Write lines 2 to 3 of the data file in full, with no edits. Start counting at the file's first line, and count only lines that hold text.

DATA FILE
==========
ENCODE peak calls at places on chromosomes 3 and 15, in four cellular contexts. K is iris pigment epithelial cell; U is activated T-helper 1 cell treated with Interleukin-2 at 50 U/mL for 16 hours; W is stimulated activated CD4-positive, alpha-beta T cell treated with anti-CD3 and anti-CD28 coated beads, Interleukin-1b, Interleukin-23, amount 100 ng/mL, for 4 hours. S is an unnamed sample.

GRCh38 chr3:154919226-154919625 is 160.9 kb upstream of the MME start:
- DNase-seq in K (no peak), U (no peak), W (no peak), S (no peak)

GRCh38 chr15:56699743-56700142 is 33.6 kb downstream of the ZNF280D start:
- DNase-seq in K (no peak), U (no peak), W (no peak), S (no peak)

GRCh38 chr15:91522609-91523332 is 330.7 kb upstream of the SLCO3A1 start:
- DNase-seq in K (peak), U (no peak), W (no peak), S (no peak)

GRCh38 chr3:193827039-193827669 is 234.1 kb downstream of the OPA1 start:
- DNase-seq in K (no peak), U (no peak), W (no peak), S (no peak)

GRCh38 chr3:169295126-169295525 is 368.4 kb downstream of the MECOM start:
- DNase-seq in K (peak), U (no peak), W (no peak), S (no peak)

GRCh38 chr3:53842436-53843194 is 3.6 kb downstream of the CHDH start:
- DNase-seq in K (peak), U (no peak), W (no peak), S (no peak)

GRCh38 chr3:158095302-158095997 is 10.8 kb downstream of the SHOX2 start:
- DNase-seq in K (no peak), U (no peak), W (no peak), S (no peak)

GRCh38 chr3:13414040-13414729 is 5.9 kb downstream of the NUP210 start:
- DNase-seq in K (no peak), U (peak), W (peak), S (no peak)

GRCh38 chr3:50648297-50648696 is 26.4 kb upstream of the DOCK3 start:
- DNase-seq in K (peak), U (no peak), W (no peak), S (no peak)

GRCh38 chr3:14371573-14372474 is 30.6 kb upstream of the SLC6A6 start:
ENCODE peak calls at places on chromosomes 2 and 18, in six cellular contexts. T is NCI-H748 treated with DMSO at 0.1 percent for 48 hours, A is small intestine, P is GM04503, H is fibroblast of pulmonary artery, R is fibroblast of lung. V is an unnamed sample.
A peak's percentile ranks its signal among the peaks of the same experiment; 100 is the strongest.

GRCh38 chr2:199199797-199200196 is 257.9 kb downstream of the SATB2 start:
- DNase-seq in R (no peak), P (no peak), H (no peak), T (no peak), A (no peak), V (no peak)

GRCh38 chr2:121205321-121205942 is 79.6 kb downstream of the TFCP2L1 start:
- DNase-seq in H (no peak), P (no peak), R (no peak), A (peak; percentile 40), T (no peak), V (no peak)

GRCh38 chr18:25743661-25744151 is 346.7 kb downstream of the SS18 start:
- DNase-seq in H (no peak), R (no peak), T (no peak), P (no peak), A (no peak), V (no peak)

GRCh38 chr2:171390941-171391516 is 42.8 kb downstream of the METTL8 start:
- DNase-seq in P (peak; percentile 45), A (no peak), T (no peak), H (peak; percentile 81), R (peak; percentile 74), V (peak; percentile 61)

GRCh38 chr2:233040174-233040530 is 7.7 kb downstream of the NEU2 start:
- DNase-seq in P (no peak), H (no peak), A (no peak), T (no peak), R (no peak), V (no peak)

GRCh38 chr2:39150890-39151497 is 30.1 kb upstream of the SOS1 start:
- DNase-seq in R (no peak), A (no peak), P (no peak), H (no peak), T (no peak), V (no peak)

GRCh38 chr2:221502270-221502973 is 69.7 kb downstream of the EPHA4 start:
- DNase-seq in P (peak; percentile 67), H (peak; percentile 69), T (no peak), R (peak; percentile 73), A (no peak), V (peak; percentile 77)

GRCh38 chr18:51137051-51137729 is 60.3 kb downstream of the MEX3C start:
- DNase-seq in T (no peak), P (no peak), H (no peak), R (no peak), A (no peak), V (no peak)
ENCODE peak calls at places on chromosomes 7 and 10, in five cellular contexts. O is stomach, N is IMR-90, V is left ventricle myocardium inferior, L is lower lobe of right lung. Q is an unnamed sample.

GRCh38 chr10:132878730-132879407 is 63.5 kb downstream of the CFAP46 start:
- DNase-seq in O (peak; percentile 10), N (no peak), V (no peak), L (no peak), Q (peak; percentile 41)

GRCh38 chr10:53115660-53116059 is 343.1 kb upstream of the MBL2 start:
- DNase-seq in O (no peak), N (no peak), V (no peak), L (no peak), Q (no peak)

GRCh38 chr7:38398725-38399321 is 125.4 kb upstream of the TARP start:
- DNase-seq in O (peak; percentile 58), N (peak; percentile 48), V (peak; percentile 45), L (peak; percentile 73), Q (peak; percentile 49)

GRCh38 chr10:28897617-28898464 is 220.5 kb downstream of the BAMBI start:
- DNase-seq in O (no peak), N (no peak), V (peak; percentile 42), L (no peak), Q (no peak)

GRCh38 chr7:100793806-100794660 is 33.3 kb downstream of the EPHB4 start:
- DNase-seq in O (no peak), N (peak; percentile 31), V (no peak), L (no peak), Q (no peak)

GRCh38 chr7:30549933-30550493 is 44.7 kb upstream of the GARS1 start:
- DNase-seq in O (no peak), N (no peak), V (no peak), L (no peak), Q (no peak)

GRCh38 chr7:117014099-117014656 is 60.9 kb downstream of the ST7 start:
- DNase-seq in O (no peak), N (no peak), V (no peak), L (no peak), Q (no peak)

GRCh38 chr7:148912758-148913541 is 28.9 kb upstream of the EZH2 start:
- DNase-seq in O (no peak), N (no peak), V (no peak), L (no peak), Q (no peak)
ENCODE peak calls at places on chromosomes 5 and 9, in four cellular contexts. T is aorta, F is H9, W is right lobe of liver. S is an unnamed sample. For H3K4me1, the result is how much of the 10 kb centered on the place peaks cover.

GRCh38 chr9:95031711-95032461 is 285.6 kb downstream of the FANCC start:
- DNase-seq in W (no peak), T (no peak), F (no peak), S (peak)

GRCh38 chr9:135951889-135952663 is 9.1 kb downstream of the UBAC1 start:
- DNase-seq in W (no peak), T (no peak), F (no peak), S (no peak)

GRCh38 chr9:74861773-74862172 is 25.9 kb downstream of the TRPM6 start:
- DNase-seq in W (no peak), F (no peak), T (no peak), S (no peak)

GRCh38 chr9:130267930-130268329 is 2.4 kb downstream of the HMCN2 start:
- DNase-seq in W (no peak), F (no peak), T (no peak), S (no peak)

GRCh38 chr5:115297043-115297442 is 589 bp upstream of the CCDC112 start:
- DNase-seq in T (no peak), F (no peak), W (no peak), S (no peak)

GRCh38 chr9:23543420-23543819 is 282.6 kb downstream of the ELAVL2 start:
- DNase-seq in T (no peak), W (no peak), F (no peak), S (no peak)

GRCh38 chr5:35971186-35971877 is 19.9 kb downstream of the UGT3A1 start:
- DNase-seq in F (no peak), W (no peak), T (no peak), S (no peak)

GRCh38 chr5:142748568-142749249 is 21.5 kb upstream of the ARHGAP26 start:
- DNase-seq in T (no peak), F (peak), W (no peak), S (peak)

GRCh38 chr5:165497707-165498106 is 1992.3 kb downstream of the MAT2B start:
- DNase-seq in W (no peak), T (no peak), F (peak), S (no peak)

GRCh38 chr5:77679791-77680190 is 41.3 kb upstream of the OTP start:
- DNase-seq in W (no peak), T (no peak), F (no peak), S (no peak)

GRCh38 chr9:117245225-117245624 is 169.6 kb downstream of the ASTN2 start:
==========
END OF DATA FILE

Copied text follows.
GRCh38 chr3:154919226-154919625 is 160.9 kb upstream of the MME start:
- DNase-seq in K (no peak), U (no peak), W (no peak), S (no peak)